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Translating Amanda Gorman, The Absurdity Of Identity Profiling

After the young Black American poet's breakthrough at Biden's inauguration, some say her work shouldn't be translated by white non-women. One woman writer from Martinique says these critics are undermining the essence of translation.

Amanda Gorman at the Biden-Harris inauguration on  Jan. 20, 2021
Amanda Gorman at the Biden-Harris inauguration on Jan. 20, 2021
Suzanne Dracius

Efforts to translate the celebrated poem that Amanda Gorman, the young Black American poet, recited at the U.S. Presidential inauguration have sparked controversy. Some believe her works should not be tinterpreted by white, non-women translators. Suzanne Dracius, a writer from Martinique and member of the Parliament of Francophone Women Writers, writes about how this type of racial assignment undermines the entire point of translation.

-OpEd-

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Coronavirus

The Main COVID Risk Now: Long COVID

Death rates are down, masks are off, but many who have been infected by COVID have still not recovered. Long COVID continues to be hard to diagnose and treatments are still in the developmental stage.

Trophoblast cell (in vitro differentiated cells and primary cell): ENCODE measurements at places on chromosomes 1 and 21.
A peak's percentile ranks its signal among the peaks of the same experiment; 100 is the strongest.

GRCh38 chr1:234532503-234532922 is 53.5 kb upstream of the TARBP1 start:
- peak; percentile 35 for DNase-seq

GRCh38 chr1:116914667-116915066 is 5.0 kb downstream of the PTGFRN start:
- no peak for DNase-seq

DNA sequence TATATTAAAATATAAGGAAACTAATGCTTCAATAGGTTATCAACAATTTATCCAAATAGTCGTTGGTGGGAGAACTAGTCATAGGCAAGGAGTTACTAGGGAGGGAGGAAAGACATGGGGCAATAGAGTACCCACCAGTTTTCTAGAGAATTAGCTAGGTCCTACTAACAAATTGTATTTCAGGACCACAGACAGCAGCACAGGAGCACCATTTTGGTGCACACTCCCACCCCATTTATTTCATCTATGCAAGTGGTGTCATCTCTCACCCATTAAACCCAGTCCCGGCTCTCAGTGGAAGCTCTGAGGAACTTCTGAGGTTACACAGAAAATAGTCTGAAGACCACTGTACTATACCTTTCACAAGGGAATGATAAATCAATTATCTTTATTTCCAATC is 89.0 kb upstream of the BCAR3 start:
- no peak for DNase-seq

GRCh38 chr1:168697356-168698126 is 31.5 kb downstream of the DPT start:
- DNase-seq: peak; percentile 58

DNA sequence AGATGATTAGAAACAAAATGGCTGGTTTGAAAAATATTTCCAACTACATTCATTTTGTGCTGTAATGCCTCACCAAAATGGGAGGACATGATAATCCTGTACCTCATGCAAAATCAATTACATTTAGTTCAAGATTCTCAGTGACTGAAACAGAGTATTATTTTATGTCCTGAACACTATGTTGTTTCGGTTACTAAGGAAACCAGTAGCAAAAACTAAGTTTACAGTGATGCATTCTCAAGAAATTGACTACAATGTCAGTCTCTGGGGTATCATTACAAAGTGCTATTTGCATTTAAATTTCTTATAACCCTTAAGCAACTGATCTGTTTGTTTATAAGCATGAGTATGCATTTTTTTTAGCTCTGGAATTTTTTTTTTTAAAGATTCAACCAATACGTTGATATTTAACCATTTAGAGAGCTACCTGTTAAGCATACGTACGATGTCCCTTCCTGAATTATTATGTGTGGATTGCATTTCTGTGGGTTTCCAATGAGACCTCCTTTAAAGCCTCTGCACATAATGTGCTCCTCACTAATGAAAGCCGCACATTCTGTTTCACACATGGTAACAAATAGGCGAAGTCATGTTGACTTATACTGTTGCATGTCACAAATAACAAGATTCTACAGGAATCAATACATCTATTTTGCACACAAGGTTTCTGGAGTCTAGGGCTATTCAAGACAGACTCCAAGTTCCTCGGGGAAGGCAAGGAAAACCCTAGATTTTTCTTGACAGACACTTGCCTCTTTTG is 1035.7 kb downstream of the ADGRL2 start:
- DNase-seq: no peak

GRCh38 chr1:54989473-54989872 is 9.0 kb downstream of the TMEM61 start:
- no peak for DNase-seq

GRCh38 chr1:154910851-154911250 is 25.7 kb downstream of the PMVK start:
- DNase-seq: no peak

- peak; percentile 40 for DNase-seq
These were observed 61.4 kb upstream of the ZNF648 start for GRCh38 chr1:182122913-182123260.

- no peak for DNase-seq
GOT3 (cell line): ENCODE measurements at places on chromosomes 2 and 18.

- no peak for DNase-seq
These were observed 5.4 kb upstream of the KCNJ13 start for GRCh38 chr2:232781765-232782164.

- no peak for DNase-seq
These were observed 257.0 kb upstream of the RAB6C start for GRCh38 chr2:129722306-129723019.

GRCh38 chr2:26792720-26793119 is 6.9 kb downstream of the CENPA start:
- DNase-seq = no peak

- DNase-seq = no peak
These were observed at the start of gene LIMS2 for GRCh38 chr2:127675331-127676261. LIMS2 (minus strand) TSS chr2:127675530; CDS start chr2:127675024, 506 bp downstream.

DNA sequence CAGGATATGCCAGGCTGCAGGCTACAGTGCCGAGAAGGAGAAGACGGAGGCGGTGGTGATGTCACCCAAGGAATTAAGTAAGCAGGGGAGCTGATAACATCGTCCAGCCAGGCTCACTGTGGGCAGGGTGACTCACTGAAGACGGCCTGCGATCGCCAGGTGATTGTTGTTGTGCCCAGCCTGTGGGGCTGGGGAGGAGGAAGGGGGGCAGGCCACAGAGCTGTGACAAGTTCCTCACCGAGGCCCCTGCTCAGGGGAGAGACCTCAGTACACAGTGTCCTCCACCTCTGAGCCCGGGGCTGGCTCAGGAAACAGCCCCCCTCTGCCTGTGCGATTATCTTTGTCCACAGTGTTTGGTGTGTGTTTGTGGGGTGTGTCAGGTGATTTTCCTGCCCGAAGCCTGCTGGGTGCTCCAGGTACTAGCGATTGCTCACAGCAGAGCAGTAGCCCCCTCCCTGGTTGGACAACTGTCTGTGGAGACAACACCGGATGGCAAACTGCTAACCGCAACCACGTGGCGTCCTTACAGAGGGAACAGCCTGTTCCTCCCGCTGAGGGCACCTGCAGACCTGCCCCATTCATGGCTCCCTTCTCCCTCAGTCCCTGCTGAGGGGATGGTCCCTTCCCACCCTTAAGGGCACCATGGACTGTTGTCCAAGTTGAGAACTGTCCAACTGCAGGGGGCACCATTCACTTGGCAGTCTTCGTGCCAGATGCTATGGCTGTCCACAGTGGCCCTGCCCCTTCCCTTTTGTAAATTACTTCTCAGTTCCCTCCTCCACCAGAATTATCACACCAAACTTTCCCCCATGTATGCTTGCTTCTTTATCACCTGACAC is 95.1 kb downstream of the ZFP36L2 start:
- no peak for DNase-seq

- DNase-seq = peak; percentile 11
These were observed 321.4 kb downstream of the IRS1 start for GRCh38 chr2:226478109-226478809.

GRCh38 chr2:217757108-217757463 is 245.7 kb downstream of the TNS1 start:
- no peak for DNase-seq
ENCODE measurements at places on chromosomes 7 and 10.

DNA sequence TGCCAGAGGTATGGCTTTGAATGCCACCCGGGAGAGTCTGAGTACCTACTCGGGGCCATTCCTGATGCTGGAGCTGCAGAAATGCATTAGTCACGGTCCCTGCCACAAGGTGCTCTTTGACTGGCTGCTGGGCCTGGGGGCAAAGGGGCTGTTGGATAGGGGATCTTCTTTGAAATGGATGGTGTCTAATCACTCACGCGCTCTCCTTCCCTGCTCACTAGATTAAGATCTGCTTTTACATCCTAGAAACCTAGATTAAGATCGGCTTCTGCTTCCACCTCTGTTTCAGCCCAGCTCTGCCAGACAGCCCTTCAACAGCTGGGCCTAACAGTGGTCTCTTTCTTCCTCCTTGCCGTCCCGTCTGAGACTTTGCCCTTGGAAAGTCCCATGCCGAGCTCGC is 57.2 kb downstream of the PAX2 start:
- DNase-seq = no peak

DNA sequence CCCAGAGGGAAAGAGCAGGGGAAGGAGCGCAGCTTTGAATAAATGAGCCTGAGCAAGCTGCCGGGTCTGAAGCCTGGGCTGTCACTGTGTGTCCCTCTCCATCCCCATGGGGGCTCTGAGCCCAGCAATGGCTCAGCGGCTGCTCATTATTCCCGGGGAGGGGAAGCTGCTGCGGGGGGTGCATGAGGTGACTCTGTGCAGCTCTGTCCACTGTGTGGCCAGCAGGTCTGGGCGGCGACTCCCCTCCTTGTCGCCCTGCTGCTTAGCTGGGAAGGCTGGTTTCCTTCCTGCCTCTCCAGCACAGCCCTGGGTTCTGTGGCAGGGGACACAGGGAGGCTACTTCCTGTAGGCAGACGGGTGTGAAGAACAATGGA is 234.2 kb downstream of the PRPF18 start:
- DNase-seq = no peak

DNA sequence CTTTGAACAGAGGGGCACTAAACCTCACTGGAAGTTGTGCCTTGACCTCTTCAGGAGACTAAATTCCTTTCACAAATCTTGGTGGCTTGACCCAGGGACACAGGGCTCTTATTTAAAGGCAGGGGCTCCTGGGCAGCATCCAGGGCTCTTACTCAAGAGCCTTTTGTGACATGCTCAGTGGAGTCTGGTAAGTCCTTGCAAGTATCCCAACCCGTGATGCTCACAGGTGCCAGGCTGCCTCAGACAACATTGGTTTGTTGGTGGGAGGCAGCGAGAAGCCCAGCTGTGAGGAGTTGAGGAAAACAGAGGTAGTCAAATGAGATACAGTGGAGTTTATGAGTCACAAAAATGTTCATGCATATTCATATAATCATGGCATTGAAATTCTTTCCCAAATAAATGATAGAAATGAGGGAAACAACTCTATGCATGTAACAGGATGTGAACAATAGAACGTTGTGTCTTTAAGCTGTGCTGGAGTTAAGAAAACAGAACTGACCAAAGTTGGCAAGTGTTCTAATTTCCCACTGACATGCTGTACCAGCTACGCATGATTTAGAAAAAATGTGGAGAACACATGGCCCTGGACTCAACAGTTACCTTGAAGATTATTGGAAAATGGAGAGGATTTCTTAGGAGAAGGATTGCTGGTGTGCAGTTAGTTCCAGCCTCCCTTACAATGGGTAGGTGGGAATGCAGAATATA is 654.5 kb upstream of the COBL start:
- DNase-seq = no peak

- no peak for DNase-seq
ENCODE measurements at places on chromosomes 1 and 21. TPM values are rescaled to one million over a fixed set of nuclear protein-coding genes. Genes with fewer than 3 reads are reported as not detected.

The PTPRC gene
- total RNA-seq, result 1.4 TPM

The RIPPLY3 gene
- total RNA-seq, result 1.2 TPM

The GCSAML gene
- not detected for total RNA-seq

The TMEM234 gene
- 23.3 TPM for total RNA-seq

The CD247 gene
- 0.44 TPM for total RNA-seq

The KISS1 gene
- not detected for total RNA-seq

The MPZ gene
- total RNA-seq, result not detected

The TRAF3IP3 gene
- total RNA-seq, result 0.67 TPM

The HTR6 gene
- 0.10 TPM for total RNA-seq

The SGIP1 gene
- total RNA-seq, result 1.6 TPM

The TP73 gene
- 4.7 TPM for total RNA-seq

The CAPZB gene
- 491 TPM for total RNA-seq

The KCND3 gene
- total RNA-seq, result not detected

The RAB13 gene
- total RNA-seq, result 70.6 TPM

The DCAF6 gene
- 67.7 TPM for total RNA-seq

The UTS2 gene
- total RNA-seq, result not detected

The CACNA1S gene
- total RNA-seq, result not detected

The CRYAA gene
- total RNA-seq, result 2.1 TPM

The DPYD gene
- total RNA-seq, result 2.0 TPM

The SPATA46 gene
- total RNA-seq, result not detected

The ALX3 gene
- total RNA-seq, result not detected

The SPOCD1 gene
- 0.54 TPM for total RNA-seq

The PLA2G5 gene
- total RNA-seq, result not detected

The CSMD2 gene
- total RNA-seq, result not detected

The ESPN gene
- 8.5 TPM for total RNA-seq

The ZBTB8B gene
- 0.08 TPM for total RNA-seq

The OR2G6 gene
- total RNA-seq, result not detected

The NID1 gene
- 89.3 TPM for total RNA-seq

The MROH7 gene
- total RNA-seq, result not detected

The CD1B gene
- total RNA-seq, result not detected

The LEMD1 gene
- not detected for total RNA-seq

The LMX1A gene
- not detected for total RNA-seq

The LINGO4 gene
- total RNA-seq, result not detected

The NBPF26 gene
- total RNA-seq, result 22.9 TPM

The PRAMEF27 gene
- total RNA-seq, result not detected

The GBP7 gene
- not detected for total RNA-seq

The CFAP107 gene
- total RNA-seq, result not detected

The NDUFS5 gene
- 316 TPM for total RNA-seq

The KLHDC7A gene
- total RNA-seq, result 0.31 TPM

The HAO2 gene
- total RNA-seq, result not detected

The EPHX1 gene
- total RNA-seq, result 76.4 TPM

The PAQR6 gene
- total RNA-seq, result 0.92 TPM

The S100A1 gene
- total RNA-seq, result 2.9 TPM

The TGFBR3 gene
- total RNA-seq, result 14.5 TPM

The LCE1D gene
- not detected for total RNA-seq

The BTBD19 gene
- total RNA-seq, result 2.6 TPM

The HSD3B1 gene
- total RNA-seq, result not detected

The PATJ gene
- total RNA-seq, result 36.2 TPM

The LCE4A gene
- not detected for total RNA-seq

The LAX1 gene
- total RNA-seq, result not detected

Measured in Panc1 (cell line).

Long COVID feels like a never-ending nightmare for those who suffer from it.

Jessica Berthereau

PARIS — The medical examination took longer than expected in the Parc de Castelnau-le-Lez clinic, near the southern French city of Montpellier. Jocelyne had come to see a specialist for long COVID-19, and exits the appointment slowly with help from her son. The meeting lasted more than an hour, twice as long as planned.

“I’m a fighter, you know, I’ve done a lot of things in my life, I’ve been around the world twice… I’m not saying this to brag, but to tell you my background," says the 40-year-old. "These days, I’m exhausted, I’m not hungry, I no longer drive, I can’t work anymore, I have restless legs syndrome.” She pauses before adding sadly: “I can’t read anymore either.”

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